Nov. 18, 2020 – The State Bar of Wisconsin’s High School Mock Trial Competition is moving online.
The competition, which gives high school students an opportunity to act as attorneys and witnesses in a court case developed by State Bar members, was cancelled in the middle of its 2020 season due to the COVID-19 pandemic.
Moving to Zoom
For 2021, the competitions – typically held in locations around the state, with finals in Madison – are moving to Zoom.
“The State Bar is purchasing Zoom accounts to be used by each coordinator for each regional competition, with the various rounds taking place in break-out rooms,” said Katie Wilcox, State Bar Customer & Consumer Services Manager, who manages the program. “This platform is also used by almost all courthouses across the state, so attorney coaches and judges will be quite familiar with it for the tournaments.”
Regional online competitions will be held in four rounds on Saturday and Sunday, Feb. 6-7, 2021, and the online state finals are March 6-7, 2021, with two rounds per day.
Expanded time for each round allows for issues, such as a student losing connection during a session. “The clock will stop for connection issues,” Wilcox said.
Exhibits and witness affidavits can be annotated virtually. “Students will still need to think on their feet and adjust their performances to what is actually taking place during the trial, which will provide an indication of how well they know the case materials.”
The state finalist team will compete with a new case at the National Mock Trial competition, to be held in May. Hosted in Evansville, Indiana, the competition will also take place online.
The Case: A Death in Quarantine
Teams in this year’s Wisconsin High School Mock Trial Competition are tackling a murder mystery set amid COVID-19 quarantining.
The 2021 case was developed by the State Bar of Wisconsin’s Mock Trial Writers Committee, headed by Kristen Lonergan.
The setting is in the fictional city of Clearwater, where a resident of an historic mansion is killed in the middle of the family’s quarantining. The family, considered eccentric, is at the center of gossip. While local police think they have the mystery solved, students will represent both sides of the case in their attempts to get the jury to agree.
“The committee did great work creating an old-fashioned ‘whodunit’ murder mystery set in the time of COVID-19 and in the context of quarantine-related family drama,” said Kristen Lonergan. “While the eccentric family behind it all may be over-the-top, life complications created by COVID-19 and quarantine are familiar to us all.”
Volunteers Needed for Online Tournaments
Volunteers – whether attorneys or judges on the bench – are needed for competitions taking place online in February and March.
Volunteers needed as judges for:
Statewide virtual regional competitions, Saturday and Sunday, Feb. 6-7, 2021. There are two sessions per day, at 9 a.m. and 1 p.m. each day.
Semi-final virtual competitions are Saturday and Sunday, March 6-7, 2021. There are two sessions per day, at 9 a.m. and 1 p.m. each day.
Generally, volunteers choose to be judges for either the morning or afternoon competitions.
The state finals will take place online in March 2021, with dates TBD.
To volunteer, visit wisbar.org/mocktrial and click the volunteer button. If you have questions, contact Katie Wilcox by email or by phone at (608) 250-6191, or (800) 444-9404, ext. 6191.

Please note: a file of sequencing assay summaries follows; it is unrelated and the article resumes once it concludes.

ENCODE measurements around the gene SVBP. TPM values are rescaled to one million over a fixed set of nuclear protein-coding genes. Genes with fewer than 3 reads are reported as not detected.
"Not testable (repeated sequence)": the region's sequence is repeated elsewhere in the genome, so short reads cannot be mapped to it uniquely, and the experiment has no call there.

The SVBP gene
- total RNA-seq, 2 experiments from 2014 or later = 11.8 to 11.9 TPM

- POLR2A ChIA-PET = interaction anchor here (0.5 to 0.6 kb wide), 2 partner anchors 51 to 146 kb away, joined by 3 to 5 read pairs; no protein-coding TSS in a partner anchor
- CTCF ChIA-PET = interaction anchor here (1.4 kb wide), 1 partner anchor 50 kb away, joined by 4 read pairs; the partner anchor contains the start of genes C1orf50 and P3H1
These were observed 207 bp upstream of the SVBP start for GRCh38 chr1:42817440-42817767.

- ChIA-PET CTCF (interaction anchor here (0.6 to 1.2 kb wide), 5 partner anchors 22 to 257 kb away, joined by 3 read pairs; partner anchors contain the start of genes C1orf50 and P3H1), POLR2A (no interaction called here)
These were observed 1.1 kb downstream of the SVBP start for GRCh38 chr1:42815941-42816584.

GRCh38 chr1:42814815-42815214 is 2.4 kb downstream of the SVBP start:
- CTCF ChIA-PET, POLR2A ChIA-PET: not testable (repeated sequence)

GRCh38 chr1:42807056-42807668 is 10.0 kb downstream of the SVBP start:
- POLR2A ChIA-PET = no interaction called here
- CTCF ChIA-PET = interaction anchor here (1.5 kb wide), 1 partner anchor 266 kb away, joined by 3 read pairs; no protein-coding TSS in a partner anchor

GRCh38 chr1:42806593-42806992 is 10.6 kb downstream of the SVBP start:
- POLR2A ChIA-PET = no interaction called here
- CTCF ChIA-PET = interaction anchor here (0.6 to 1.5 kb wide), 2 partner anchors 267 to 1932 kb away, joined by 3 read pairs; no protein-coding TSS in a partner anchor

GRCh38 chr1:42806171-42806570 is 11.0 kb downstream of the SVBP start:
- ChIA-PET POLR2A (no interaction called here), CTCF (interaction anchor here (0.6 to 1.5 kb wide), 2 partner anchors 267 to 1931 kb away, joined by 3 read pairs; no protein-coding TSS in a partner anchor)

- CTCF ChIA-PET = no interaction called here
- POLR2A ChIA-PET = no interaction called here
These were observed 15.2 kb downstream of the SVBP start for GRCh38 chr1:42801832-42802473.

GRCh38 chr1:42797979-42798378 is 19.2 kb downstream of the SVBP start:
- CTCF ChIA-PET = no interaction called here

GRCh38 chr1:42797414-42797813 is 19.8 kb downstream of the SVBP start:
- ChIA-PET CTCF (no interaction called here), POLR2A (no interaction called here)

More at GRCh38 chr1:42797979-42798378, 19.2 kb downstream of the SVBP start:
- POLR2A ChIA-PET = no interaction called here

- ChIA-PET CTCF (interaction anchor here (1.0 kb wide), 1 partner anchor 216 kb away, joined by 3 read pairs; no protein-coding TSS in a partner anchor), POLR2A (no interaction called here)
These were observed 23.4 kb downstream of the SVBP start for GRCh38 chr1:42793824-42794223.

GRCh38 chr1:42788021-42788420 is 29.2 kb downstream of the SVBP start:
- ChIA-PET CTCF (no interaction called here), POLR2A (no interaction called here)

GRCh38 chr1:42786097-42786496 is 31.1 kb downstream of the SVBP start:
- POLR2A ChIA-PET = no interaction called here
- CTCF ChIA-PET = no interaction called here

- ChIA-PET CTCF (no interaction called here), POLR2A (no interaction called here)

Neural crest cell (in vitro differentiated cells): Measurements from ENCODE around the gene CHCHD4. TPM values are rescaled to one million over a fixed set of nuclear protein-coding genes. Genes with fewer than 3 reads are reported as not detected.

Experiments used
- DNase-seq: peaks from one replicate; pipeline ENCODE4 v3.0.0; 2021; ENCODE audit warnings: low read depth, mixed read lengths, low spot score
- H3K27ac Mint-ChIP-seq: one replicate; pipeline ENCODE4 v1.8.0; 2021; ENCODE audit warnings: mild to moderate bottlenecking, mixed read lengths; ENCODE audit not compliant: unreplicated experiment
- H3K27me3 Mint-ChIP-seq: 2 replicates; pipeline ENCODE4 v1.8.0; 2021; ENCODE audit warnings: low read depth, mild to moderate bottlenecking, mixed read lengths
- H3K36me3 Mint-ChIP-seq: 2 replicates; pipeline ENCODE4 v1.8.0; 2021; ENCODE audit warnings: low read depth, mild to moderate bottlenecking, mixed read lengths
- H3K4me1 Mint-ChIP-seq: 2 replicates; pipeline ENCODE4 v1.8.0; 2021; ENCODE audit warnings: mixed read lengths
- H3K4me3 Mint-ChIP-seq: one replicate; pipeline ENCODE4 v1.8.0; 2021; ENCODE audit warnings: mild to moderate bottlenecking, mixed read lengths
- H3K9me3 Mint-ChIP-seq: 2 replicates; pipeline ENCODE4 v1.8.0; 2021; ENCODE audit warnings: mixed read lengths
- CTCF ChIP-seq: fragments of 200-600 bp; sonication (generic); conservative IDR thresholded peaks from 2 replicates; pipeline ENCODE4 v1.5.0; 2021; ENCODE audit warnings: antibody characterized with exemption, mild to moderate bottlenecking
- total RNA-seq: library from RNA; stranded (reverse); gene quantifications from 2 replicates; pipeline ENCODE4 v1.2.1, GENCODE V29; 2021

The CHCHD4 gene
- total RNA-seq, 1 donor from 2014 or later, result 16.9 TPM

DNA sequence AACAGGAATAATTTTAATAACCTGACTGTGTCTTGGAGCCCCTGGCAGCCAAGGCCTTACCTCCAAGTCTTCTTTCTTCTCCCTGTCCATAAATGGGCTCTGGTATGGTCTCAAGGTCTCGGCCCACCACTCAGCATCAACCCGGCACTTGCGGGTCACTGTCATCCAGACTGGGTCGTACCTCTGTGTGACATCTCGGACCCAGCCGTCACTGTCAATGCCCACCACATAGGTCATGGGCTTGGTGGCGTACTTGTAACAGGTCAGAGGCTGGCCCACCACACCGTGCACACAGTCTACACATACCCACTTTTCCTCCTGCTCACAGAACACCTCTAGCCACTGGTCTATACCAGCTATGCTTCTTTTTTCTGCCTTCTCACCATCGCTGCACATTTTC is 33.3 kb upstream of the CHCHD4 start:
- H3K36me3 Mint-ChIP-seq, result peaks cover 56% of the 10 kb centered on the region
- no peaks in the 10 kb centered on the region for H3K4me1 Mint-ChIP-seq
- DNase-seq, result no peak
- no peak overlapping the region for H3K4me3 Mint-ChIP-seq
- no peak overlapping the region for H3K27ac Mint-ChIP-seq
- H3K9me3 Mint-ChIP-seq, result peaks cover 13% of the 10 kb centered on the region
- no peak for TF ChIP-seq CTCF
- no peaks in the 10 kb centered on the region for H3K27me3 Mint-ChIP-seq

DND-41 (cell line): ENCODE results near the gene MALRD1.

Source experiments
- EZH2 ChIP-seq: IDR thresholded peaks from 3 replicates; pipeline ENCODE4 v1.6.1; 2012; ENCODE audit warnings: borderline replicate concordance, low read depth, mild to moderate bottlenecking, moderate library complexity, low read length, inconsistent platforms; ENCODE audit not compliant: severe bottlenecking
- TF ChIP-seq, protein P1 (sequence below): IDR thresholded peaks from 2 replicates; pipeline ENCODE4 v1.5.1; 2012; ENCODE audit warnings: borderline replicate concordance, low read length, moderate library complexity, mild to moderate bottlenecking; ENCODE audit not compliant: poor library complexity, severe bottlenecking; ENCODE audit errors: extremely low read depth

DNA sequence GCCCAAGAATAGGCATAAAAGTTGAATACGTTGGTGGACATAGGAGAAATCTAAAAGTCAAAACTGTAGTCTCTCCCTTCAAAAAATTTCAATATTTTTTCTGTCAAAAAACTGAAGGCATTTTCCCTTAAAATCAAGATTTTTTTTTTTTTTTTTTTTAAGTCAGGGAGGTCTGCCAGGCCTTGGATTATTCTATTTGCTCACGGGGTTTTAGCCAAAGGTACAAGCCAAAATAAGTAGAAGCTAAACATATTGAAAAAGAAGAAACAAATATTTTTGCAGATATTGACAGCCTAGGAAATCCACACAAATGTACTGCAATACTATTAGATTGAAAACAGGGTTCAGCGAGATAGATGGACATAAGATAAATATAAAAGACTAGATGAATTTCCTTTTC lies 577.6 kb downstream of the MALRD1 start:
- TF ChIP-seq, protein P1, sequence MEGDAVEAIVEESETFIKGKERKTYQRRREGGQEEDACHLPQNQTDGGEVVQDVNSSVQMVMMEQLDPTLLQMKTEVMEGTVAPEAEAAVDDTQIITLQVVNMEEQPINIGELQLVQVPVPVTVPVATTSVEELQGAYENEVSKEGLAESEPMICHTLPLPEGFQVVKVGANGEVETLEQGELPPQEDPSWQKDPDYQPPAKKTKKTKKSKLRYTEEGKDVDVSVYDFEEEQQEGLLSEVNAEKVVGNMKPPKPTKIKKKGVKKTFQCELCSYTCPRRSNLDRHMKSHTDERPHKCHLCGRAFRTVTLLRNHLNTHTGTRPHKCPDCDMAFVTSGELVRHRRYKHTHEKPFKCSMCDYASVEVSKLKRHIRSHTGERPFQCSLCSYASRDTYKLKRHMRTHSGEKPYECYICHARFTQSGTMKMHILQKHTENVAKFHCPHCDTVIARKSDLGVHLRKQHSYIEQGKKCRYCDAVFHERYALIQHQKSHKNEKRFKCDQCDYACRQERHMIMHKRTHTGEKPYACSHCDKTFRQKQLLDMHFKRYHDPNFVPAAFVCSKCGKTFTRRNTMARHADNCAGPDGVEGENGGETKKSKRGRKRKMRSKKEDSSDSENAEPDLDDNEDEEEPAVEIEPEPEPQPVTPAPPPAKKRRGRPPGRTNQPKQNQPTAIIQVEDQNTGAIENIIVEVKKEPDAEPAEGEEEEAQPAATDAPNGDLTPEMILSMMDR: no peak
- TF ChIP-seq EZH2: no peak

What is Mock Trial?
Students compete in the March 2018 final championship round in Madison.
The Mock Trial program provides high school students with an opportunity to act as attorneys and witnesses in a court case developed by State Bar members.
“Mock trial is more than an extracurricular, it’s a one-of-a-kind, career-level experience that shapes a person’s life and career decisions,” said Judge Emily Lonergan, chair of the committee. “We hope that the experience will lead to a career in law, but in reality, Mock Trial alumni are applying their skills to just about every career field.”
Students will argue the case in teams of six to 12, first at the regional level, then the top 24 teams will advance to the semifinals, and the top two advance to the finals.
“The final round is a special event for the top two teams,” Lonergan said. “These two teams have an opportunity to argue their case in the Wisconsin State Capitol, and the winning team advances to the national competition.”
The Mock Trial program is funded by a generous grant from the Wisconsin Law Foundation, the charitable arm of the State Bar of Wisconsin, which supports law-related education and public service programs statewide.
Since its inception in 1983, the Wisconsin High School Mock Trial Program has brought our legal system to life for thousands of students. Using facts and case materials developed by Wisconsin attorneys, students gain a deeper understanding of the court system as they develop their arguments and build their cases.
Students have the opportunity to:
- analyze and prepare a case
- present as a witness
- argue their assigned role
- receive input and feedback from attorneys and judges
In 2019, around 120 teams – approximately 1,500 high school students assisted by 550 attorney volunteers – participated in the program, competing in regional trials statewide in February, and semifinals and finals in March in Madison. In 2020, competitions were cancelled due to the COVID-19 pandemic. The state finalists compete in a national Mock Trial championship, typically in May. The 2021 championship will be held virtually.